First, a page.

About 20 years ago, underground greenhouses came about in South America as an alternative way to extend the growing season other than just the normal ‘above ground’ greenhouse. Apart from being novel, they also cost significantly less than your standard greenhouse above ground, as it costs less to heat.
Gardening is such a deep passion for those that enjoy it, plus a necessity for food production, but is often not possible to do all year round due to the climate and varying weather depending on where you are situated relevant to your distance from the equator.
So, if this idea appeals to you to have all year round gardening at your fingertips , your own fresh vegetables at anytime of year with no need to go shopping for them – read on!
It is ultimately a big rectangular (easiest shape to put a roof on) hole dug a few feet into the ground. Layout is to your preference of how many beds you want and then some gravel or stones with a good layer of soil and compost ready for your crops to be planted. You can even do raised beds if you prefer this option, the greenhouse is your ‘oyster!’
It is cost effective and can have more than one function. Not only are people growing their crops in it, some even use it during the colder months for keeping smaller livestock inside too. An ideal place that is warm and cosy, attracting the chickens to lay eggs inside while they forage for food outside.
This led to some people even installing fireplaces inside to heat it up that also has a dual purpose, as in the hotter months the flue is used as a vent to release hot air. These greenhouses get extremely warm in the warmer weather.
A small room can also be built on top of the greenhouse that could have 2 entrances (one from inside the greenhouse with steps up into it and one from outside too) that allows for more air circulation. This room is often just a simple A-frame structure with clear roof sheeting (same as the greenhouse without this room) to allow light in whilst keeping the heat contained.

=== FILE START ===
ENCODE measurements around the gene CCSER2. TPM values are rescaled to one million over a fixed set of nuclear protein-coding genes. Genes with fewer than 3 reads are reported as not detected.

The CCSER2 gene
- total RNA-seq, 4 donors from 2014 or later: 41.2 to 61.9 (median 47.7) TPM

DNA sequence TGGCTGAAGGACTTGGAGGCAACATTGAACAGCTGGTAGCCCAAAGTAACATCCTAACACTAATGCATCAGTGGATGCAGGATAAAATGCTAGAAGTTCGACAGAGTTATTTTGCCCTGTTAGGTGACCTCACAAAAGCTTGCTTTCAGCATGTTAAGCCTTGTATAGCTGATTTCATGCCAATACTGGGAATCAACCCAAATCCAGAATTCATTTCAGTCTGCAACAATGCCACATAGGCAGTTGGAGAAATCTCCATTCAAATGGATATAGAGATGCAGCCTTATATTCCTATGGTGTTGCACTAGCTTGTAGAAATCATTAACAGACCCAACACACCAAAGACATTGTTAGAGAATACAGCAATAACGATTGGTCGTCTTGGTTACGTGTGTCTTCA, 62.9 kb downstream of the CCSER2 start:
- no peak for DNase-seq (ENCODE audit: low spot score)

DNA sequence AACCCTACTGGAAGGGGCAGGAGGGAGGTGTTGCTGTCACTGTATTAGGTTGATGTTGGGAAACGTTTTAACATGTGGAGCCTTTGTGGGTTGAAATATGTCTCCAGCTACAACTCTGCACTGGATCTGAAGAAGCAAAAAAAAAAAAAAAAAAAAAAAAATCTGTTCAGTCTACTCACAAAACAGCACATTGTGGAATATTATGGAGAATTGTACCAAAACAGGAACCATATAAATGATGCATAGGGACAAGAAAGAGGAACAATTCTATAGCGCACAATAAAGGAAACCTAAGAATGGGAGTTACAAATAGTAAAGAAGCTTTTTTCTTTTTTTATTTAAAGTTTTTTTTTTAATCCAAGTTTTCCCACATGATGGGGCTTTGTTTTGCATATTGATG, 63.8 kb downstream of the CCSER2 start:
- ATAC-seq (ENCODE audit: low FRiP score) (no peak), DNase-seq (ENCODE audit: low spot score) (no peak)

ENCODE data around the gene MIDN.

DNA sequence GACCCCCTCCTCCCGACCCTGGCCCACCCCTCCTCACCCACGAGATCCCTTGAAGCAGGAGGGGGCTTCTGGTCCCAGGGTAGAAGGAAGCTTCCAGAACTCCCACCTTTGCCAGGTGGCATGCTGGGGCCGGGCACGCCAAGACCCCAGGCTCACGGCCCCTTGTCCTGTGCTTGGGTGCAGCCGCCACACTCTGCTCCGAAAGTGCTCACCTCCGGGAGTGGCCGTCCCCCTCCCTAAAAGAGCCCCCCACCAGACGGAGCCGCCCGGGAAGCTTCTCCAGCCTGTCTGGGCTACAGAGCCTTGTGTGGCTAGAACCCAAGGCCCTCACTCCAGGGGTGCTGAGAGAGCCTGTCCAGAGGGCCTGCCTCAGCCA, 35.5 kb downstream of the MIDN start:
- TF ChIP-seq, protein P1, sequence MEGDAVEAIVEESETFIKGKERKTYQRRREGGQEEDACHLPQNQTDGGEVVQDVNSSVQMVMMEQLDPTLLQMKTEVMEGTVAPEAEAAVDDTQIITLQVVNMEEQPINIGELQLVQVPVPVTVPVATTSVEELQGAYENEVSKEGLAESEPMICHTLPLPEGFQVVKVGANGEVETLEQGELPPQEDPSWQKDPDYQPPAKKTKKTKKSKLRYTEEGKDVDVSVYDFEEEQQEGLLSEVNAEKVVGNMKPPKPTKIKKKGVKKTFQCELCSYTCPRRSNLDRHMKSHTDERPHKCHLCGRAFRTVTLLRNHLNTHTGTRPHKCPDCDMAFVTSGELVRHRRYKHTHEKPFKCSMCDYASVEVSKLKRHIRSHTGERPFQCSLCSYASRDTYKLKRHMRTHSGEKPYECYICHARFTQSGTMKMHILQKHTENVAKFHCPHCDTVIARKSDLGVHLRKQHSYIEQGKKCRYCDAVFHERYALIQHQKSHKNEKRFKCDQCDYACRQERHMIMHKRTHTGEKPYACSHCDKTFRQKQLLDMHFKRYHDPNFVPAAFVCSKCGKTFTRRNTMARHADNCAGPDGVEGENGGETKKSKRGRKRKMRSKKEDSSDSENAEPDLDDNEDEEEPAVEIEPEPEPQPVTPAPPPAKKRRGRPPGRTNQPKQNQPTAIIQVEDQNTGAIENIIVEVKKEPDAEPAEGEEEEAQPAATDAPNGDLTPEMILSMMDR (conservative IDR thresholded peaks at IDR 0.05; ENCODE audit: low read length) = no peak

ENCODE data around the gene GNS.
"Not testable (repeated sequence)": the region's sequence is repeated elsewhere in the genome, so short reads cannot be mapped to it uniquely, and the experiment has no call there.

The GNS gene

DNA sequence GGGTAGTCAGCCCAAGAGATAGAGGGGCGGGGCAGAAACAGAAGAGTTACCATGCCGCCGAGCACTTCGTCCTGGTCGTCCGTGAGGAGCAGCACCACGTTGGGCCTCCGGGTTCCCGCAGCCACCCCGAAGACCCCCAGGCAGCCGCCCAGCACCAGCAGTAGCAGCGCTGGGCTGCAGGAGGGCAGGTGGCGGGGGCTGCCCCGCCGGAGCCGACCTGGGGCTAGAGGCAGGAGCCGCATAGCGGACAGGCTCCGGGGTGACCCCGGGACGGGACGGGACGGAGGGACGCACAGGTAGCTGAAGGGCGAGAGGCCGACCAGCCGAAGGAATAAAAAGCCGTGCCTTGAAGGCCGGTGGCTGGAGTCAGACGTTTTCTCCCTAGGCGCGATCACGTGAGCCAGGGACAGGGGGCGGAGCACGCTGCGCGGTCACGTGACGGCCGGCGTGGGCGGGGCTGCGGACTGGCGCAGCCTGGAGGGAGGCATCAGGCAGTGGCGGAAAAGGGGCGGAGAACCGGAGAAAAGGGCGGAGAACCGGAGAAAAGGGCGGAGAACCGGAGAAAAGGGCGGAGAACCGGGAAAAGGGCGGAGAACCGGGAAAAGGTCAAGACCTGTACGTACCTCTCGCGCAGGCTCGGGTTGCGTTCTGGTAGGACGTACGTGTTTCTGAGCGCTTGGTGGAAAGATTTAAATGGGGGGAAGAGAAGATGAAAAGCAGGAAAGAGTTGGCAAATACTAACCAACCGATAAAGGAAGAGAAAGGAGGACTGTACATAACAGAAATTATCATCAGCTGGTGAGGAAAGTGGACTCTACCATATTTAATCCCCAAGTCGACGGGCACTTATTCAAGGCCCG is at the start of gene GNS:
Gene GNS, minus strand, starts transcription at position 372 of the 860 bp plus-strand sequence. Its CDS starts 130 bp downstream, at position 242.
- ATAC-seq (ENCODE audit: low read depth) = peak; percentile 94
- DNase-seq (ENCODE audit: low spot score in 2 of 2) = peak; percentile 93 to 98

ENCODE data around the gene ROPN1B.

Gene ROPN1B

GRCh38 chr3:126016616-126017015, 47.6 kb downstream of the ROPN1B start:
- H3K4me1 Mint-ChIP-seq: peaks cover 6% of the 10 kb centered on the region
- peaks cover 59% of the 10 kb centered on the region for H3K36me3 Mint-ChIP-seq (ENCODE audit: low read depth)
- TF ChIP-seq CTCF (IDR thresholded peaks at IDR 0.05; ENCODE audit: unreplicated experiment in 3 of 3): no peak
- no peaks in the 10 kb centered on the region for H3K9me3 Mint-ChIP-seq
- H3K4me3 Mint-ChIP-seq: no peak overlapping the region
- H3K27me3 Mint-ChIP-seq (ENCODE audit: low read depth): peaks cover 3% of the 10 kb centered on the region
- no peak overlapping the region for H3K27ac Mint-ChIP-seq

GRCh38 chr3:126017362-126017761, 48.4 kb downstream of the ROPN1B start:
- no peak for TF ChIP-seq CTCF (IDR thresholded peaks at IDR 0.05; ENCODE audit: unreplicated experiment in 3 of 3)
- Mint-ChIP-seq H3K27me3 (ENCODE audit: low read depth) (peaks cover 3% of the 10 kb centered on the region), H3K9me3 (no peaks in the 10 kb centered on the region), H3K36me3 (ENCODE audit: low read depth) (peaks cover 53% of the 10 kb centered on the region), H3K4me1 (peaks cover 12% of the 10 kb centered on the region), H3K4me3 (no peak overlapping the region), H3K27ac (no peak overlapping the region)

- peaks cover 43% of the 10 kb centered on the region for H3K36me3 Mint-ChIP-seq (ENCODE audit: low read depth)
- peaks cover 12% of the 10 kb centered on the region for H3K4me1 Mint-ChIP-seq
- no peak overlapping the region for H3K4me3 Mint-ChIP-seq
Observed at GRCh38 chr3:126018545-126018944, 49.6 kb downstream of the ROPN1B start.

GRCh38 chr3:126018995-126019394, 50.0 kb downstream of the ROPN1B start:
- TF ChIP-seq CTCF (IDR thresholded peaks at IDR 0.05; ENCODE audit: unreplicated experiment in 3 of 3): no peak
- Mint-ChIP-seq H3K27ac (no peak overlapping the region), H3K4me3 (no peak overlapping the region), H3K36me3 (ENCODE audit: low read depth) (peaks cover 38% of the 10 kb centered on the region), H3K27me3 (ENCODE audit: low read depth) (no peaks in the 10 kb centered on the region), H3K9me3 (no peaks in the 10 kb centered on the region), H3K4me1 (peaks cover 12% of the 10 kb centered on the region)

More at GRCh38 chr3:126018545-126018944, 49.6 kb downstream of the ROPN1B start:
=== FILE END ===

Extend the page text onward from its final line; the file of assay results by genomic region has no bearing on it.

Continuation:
For irrigation a water tank can be filled from the roof of the small room or from another source, and is piped from the tank down into the greenhouse that can be either a tap and hose system, or a more involved irrigation system if you choose.
Costings will depend on your final design of course and what materials you have existing and what you can re-purpose or pick up for a good price. Gardeners often seem to have lots of useful materials stockpiled! Estimated costs are around $100 to $300.
Below is a list of plants , including flowers that are suitable to be grown in a greenhouse, but of course is not limited to this list:
Achimenes ,Agapanthus, Ageratum, Alonsoa (Mask Flower), Anthericum (St Bernard Lily), Antirrhinum (Snapdragon), Aristolochia (Dutchman’s Pipe), Arum Lily, Azalea ,Babiana ,Begonia, Beloperone (The Shrimp Plant), Bougainviilea, Browallia, Brunfelsia, Calceolaria (Slipper Flower), Calendula (Pot Marigold), Camellia, Campanula (Bell-flower), Canna (Indian Shot), Carnations, Celosia, Celsia, Chorizema, Chrysanthemum, Cineraria, Clarkia, Ciivia, Cobaea (Cups and Saucers), Coleus, Columnea, Cornflower, Crocus, Cyclamen, Cytisus, Daphne, Deutzia, Dicentra (Bleeding Heart), Echium, Erica (Heath), Erythrina, Eucomis (Pineapple Flower), Exacum, Forsythia, Francoa (Bridal Wreath), Freesia, Fremontia, Fuchsia, Gerbera (Barberton Daisy), Gloriosa, Gloxinia, Godetia, Heliotrope (Cherry Pie), Hippeastrum, Hoya, Hyacinth, Hydrangea, Impatiens (Balsam), Ipomoea, Iris, Kalanchoe, Laburnum, Lachenalia, Lantana, Lapageria, Lilium, Mignonette, Narcissus, Naegelia, Nemesia, Nerine, Nerium (Oleander), Pelargonium, Petunia, Phlox, Plumbago, Primula, Rehmannia, Rhododendron, Saintpaulia (The African Violet), Salpiglossis, Salvia, Schizanthus (The Butterfly Flower), Scilla, Solanum (Winter Cherry), Sparmannia, Statice, Stephanotis, Streptocarpus, Streptosolen, Thunbergia, Torenia, Trachelium, Trachymene, Tritonia, Tuberose, Tulip, Vallota, Verbena, Viscaria, Zinnia